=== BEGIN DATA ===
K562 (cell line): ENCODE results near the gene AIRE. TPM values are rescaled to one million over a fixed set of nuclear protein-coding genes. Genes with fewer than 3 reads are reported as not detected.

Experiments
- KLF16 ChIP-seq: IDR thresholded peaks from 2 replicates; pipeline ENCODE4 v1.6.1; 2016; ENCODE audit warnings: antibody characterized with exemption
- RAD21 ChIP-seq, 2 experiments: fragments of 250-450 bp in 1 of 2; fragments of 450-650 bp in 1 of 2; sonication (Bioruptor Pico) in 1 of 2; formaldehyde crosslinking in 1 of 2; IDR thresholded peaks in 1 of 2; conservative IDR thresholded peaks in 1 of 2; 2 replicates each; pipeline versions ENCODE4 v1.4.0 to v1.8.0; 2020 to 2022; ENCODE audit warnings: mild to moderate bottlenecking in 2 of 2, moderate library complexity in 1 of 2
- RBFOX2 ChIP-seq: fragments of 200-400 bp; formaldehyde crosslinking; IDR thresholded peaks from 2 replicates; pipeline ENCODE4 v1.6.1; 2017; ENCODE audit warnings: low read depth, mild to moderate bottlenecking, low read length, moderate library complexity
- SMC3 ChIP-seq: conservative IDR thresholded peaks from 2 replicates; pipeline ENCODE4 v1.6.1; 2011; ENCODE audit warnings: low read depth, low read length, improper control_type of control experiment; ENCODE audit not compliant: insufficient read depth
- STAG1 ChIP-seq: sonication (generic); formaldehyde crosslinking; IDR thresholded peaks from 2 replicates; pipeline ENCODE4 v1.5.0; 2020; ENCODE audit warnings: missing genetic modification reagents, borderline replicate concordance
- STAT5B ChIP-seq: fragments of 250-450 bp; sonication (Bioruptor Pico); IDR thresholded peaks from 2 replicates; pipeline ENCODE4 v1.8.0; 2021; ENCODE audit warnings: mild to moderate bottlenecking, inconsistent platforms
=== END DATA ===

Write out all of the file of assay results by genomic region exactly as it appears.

K562 (cell line): ENCODE results near the gene AIRE. TPM values are rescaled to one million over a fixed set of nuclear protein-coding genes. Genes with fewer than 3 reads are reported as not detected.

Experiments
- KLF16 ChIP-seq: IDR thresholded peaks from 2 replicates; pipeline ENCODE4 v1.6.1; 2016; ENCODE audit warnings: antibody characterized with exemption
- RAD21 ChIP-seq, 2 experiments: fragments of 250-450 bp in 1 of 2; fragments of 450-650 bp in 1 of 2; sonication (Bioruptor Pico) in 1 of 2; formaldehyde crosslinking in 1 of 2; IDR thresholded peaks in 1 of 2; conservative IDR thresholded peaks in 1 of 2; 2 replicates each; pipeline versions ENCODE4 v1.4.0 to v1.8.0; 2020 to 2022; ENCODE audit warnings: mild to moderate bottlenecking in 2 of 2, moderate library complexity in 1 of 2
- RBFOX2 ChIP-seq: fragments of 200-400 bp; formaldehyde crosslinking; IDR thresholded peaks from 2 replicates; pipeline ENCODE4 v1.6.1; 2017; ENCODE audit warnings: low read depth, mild to moderate bottlenecking, low read length, moderate library complexity
- SMC3 ChIP-seq: conservative IDR thresholded peaks from 2 replicates; pipeline ENCODE4 v1.6.1; 2011; ENCODE audit warnings: low read depth, low read length, improper control_type of control experiment; ENCODE audit not compliant: insufficient read depth
- STAG1 ChIP-seq: sonication (generic); formaldehyde crosslinking; IDR thresholded peaks from 2 replicates; pipeline ENCODE4 v1.5.0; 2020; ENCODE audit warnings: missing genetic modification reagents, borderline replicate concordance
- STAT5B ChIP-seq: fragments of 250-450 bp; sonication (Bioruptor Pico); IDR thresholded peaks from 2 replicates; pipeline ENCODE4 v1.8.0; 2021; ENCODE audit warnings: mild to moderate bottlenecking, inconsistent platforms